Click here to join the effort!
Tell ye the daughter of Sion, Behold, thy King cometh unto thee, meek, and sitting upon an ass, and a colt the foal of an ass.
The daughter of Sion — That is, the inhabitants of Jerusalem: the first words of the passage are cited from Isaiah 62:11; the rest from Zechariah 9:9. The ancient Jewish doctors were wont to apply these prophecies to the Messiah.
On an ass — The Prince of Peace did not take a horse, a warlike animal. But he will ride on that by and by, Revelation 19:11. In the patriarchal ages, illustrious persons thought it no disgrace to make use of this animal: but it by no means appears, that this opinion prevailed, or this custom continued, till the reign of Tiberias. Was it a mean attitude wherein our Lord then appeared? Mean even to contempt! I grant it: I glory in it: it is for the comfort of my soul for the honour of his humility, and for the utter confusion of all worldly pomp and grandeur.
And brought the ass, and the colt, and put on them their clothes, and they set him thereon.
They set him thereon — That is, on the clothes.
And a very great multitude spread their garments in the way; others cut down branches from the trees, and strawed them in the way.
A great multitude spread their garments in the way — A custom which was usual at the creation of a king, 2 Kings 9:13.
And the multitudes that went before, and that followed, cried, saying, Hosanna to the Son of David: Blessed is he that cometh in the name of the Lord; Hosanna in the highest.
The multitudes cried, saying — Probably from a Divine impulse; for certainly most of them understood not the words they uttered.
Hosanna — (Lord save us) was a solemn word in frequent use among the Jews. The meaning is, "We sing hosanna to the Son of David. Blessed is he, the Messiah, of the Lord. Save. Thou that art in the highest heavens." Our Lord restrained all public tokens of honour from the people till now, lest the envy of his enemies should interrupt his preaching before the time . But this reason now ceasing, he suffered their acclamations, that they might be a public testimony against their wickedness, who in four or five days after cried out, Crucify him, crucify him. The expressions recorded by the other evangelists are somewhat different from these: but all of them were undoubtedly used by some or others of the multitude.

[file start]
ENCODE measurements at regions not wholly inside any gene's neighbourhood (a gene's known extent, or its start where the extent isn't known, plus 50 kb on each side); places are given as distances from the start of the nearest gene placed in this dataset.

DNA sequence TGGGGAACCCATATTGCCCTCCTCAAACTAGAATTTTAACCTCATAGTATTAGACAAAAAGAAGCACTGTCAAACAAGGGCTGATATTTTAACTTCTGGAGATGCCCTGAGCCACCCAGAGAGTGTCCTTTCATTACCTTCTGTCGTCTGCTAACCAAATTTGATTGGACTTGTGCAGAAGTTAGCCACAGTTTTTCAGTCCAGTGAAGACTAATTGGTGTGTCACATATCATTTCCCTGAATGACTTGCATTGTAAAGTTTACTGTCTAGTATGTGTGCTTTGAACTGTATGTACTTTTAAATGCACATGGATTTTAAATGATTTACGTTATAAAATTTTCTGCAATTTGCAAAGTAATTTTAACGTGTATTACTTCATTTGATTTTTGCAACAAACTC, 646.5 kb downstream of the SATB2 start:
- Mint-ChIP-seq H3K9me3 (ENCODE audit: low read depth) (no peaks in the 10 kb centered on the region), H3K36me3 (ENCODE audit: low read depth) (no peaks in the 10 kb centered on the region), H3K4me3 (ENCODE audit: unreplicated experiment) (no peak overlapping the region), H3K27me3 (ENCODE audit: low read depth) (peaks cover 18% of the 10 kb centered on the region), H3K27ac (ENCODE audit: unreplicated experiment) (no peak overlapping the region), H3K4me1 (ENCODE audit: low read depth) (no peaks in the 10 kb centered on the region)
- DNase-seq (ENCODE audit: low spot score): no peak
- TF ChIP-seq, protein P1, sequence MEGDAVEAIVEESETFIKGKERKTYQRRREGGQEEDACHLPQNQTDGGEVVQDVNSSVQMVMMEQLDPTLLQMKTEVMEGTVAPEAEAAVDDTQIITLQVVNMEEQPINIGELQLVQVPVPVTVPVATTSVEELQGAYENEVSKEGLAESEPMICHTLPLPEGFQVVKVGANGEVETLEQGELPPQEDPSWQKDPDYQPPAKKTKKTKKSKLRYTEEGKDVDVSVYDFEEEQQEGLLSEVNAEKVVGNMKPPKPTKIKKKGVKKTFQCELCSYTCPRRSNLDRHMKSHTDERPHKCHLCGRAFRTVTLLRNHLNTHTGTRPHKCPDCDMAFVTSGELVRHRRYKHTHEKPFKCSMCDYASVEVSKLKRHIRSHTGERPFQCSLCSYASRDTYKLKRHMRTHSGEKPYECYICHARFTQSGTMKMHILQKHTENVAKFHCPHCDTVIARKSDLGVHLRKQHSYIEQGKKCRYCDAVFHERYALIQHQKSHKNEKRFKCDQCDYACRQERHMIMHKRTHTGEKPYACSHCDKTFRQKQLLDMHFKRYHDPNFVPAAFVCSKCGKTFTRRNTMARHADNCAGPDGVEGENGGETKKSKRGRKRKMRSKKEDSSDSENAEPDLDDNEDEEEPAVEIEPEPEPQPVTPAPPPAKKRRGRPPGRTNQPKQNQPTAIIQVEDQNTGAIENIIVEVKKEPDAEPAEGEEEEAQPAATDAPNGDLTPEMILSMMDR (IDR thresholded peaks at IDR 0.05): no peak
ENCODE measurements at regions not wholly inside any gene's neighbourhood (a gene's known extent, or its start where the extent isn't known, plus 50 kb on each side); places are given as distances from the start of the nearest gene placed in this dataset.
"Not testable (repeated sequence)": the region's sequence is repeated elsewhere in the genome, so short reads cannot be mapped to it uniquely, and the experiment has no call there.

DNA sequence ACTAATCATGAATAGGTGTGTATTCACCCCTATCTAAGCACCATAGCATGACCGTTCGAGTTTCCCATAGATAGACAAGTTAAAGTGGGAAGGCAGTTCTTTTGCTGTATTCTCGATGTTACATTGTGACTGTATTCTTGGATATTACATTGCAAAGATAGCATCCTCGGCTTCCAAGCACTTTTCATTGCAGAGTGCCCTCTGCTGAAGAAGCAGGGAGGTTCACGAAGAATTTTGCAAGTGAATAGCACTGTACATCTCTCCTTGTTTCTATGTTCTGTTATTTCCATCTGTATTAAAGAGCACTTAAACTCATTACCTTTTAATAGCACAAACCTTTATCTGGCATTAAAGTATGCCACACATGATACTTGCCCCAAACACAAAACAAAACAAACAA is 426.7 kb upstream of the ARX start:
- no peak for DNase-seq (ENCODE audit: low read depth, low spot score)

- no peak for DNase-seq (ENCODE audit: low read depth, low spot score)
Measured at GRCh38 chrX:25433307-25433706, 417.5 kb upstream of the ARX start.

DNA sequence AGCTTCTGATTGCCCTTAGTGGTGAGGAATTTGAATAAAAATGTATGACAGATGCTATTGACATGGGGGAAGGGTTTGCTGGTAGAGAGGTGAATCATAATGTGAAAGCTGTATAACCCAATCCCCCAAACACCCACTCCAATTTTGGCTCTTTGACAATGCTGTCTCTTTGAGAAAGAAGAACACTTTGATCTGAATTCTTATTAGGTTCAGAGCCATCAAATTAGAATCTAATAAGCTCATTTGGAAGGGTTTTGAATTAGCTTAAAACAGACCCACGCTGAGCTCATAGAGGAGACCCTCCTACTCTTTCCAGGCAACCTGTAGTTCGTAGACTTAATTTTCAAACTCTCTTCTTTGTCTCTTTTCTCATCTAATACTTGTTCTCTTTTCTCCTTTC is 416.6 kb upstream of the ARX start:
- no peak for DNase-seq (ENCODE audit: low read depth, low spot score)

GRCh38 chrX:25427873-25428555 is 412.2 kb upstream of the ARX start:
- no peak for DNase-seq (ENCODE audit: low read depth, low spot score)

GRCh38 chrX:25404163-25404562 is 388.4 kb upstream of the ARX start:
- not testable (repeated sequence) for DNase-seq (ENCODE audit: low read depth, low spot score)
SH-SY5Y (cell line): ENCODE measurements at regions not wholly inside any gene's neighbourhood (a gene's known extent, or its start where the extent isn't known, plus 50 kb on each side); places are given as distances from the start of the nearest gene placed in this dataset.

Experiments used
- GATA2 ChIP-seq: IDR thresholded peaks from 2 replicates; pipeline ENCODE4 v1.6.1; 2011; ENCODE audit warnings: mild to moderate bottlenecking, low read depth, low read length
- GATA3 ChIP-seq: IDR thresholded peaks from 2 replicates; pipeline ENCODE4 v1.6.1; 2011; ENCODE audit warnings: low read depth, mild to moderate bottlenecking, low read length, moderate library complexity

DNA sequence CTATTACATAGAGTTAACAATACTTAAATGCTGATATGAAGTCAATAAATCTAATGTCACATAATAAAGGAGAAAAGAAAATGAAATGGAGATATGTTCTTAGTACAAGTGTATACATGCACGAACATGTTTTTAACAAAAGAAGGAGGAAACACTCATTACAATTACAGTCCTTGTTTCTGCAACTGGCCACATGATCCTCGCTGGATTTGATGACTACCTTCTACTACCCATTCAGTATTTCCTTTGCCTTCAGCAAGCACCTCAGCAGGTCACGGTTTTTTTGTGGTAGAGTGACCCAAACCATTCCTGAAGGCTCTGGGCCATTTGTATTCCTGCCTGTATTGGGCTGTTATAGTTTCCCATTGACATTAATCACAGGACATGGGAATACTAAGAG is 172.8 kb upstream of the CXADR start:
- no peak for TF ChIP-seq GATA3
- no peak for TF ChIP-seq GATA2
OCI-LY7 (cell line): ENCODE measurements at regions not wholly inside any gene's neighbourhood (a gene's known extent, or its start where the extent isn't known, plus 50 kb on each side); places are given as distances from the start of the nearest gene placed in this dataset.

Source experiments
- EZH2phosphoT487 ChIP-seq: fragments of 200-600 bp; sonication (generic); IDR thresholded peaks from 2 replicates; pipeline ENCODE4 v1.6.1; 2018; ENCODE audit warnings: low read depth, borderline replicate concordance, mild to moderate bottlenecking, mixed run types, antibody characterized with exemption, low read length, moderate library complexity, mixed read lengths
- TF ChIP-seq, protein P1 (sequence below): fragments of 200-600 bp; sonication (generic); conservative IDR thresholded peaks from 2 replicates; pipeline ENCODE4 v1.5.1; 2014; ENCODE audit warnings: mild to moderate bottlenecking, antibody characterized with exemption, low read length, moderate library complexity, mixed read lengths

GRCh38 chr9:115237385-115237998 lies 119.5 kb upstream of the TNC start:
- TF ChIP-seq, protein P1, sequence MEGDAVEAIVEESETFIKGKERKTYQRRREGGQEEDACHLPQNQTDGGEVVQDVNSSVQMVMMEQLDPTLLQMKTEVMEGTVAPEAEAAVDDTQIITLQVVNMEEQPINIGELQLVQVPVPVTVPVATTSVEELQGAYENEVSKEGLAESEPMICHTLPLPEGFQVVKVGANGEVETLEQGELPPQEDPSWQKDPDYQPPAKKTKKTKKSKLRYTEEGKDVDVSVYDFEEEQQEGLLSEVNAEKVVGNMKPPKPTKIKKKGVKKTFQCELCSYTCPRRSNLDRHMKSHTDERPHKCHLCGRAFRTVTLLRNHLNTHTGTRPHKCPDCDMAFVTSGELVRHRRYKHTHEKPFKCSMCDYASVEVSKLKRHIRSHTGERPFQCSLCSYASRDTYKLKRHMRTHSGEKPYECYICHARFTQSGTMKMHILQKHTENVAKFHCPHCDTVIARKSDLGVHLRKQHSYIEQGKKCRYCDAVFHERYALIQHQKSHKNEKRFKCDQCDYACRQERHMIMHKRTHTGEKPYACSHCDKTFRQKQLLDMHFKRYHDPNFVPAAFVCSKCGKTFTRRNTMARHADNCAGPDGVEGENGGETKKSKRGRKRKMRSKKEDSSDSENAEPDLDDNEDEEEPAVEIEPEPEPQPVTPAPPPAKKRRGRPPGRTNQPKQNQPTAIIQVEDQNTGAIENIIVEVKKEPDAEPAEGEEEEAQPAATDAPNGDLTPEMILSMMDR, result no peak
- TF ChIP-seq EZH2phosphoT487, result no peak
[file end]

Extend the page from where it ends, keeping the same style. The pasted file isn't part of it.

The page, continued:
And the multitude said, This is Jesus the prophet of Nazareth of Galilee.
This is Jesus from Nazareth — What a stumbling block was this! if he was of Nazareth, he could not be the Messiah. But they who earnestly desired to know the truth would not stumble thereat: for upon inquiry (which such would not fail to make) they would find, he was not of Nazareth, but Bethlehem.
And Jesus went into the temple of God, and cast out all them that sold and bought in the temple, and overthrew the tables of the moneychangers, and the seats of them that sold doves,
He cast out all that sold and bought — Doves and oxen for sacrifice. He had cast them out three years before, John 2:14; bidding them not make that house a house of merchandise. Upon the repetition of the offence, he used sharper words.
In the temple — That is, in the outer court of it, where the Gentiles used to worship.
The money changers — The exchangers of foreign money into current coin, which those who came from distant parts might want to offer for the service of the temple. Mark 11:11,15; Luke 19:45.
And said unto them, It is written, My house shall be called the house of prayer; but ye have made it a den of thieves.
A den of thieves — A proverbial expression, for a harbour of wicked men. Isaiah 56:7; Jeremiah 7:11.
And said unto him, Hearest thou what these say? And Jesus saith unto them, Yea; have ye never read, Out of the mouth of babes and sucklings thou hast perfected praise?
And he left them, and went out of the city into Bethany; and he lodged there.
And when the disciples saw it, they marvelled, saying, How soon is the fig tree withered away!
The disciples seeing it — As they went by, the next day.
Jesus answered and said unto them, Verily I say unto you, If ye have faith, and doubt not, ye shall not only do this which is done to the fig tree, but also if ye shall say unto this mountain, Be thou removed, and be thou cast into the sea; it shall be done.
Jesus answering, said, If ye have faith — Whence we may learn, that one great end of our Lord in this miracle was to confirm and increase their faith: another was, to warn them against unfruitfulness. Matthew 17:20.
And when he was come into the temple, the chief priests and the elders of the people came unto him as he was teaching, and said, By what authority doest thou these things? and who gave thee this authority?
When he was come into the temple, the chief priests came — Who thought he violated their right: and the elders of the people - Probably, members of the sanhedrim, to whom that title most properly belonged: which is the more probable, as they were the persons under whose cognizance the late action of Christ, in purging the temple, would naturally fall. These, with the chief priests, seem purposely to have appeared in a considerable company, to give the more weight to what they said, and if need were, to bear a united testimony against him.